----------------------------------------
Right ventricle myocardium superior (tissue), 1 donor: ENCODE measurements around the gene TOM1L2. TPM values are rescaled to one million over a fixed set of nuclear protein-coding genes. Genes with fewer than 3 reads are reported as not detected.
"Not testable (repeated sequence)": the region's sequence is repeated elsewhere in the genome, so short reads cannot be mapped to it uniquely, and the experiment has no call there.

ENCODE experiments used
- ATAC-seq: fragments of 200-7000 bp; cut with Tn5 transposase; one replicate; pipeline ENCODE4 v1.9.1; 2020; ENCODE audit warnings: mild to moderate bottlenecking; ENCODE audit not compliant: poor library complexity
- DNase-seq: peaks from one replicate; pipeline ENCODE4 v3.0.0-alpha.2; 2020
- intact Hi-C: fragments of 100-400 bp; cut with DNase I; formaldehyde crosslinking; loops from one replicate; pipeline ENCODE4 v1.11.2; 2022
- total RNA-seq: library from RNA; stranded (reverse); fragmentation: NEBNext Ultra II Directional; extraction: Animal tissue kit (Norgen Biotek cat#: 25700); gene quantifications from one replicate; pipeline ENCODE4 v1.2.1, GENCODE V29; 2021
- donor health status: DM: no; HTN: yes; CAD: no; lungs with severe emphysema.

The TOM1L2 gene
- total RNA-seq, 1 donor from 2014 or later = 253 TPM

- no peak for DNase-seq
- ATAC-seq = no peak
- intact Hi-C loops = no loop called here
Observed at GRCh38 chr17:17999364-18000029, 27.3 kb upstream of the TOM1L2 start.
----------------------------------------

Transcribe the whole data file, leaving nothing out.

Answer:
Right ventricle myocardium superior (tissue), 1 donor: ENCODE measurements around the gene TOM1L2. TPM values are rescaled to one million over a fixed set of nuclear protein-coding genes. Genes with fewer than 3 reads are reported as not detected.
"Not testable (repeated sequence)": the region's sequence is repeated elsewhere in the genome, so short reads cannot be mapped to it uniquely, and the experiment has no call there.

ENCODE experiments used
- ATAC-seq: fragments of 200-7000 bp; cut with Tn5 transposase; one replicate; pipeline ENCODE4 v1.9.1; 2020; ENCODE audit warnings: mild to moderate bottlenecking; ENCODE audit not compliant: poor library complexity
- DNase-seq: peaks from one replicate; pipeline ENCODE4 v3.0.0-alpha.2; 2020
- intact Hi-C: fragments of 100-400 bp; cut with DNase I; formaldehyde crosslinking; loops from one replicate; pipeline ENCODE4 v1.11.2; 2022
- total RNA-seq: library from RNA; stranded (reverse); fragmentation: NEBNext Ultra II Directional; extraction: Animal tissue kit (Norgen Biotek cat#: 25700); gene quantifications from one replicate; pipeline ENCODE4 v1.2.1, GENCODE V29; 2021
- donor health status: DM: no; HTN: yes; CAD: no; lungs with severe emphysema.

The TOM1L2 gene
- total RNA-seq, 1 donor from 2014 or later = 253 TPM

- no peak for DNase-seq
- ATAC-seq = no peak
- intact Hi-C loops = no loop called here
Observed at GRCh38 chr17:17999364-18000029, 27.3 kb upstream of the TOM1L2 start.